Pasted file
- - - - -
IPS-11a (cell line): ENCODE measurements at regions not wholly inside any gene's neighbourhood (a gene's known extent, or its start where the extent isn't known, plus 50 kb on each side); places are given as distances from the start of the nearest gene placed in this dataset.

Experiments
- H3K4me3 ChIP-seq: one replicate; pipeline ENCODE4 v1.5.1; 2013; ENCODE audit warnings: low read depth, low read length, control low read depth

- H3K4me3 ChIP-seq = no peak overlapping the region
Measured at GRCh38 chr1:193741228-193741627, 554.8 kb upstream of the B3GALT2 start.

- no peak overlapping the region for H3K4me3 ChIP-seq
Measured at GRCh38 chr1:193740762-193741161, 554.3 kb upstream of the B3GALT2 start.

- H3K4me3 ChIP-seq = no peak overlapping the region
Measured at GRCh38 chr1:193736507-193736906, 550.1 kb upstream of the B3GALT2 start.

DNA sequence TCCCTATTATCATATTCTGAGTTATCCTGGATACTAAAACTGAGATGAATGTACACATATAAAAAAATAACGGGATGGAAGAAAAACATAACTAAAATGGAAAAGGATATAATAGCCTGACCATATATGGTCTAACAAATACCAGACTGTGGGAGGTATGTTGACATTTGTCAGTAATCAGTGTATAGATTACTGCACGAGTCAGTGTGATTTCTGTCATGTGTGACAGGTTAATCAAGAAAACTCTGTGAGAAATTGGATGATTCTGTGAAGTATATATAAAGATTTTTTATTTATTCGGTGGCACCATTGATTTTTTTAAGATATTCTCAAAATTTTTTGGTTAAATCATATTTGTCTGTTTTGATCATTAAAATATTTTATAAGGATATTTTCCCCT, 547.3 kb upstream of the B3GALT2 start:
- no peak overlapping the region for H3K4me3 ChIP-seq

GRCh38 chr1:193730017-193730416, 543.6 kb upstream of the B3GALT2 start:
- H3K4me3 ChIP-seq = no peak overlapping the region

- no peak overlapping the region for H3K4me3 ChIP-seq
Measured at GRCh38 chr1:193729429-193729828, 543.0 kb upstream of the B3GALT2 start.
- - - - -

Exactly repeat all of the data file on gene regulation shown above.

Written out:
IPS-11a (cell line): ENCODE measurements at regions not wholly inside any gene's neighbourhood (a gene's known extent, or its start where the extent isn't known, plus 50 kb on each side); places are given as distances from the start of the nearest gene placed in this dataset.

Experiments
- H3K4me3 ChIP-seq: one replicate; pipeline ENCODE4 v1.5.1; 2013; ENCODE audit warnings: low read depth, low read length, control low read depth

- H3K4me3 ChIP-seq = no peak overlapping the region
Measured at GRCh38 chr1:193741228-193741627, 554.8 kb upstream of the B3GALT2 start.

- no peak overlapping the region for H3K4me3 ChIP-seq
Measured at GRCh38 chr1:193740762-193741161, 554.3 kb upstream of the B3GALT2 start.

- H3K4me3 ChIP-seq = no peak overlapping the region
Measured at GRCh38 chr1:193736507-193736906, 550.1 kb upstream of the B3GALT2 start.

DNA sequence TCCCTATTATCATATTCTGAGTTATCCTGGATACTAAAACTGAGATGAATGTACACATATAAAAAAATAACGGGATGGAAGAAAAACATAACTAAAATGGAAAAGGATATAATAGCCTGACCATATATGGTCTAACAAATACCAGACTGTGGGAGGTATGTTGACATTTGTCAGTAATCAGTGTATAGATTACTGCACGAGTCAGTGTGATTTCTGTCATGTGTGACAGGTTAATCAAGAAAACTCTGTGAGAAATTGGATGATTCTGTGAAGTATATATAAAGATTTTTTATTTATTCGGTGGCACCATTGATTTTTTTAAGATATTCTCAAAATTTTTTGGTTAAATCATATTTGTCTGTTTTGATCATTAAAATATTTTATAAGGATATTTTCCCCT, 547.3 kb upstream of the B3GALT2 start:
- no peak overlapping the region for H3K4me3 ChIP-seq

GRCh38 chr1:193730017-193730416, 543.6 kb upstream of the B3GALT2 start:
- H3K4me3 ChIP-seq = no peak overlapping the region

- no peak overlapping the region for H3K4me3 ChIP-seq
Measured at GRCh38 chr1:193729429-193729828, 543.0 kb upstream of the B3GALT2 start.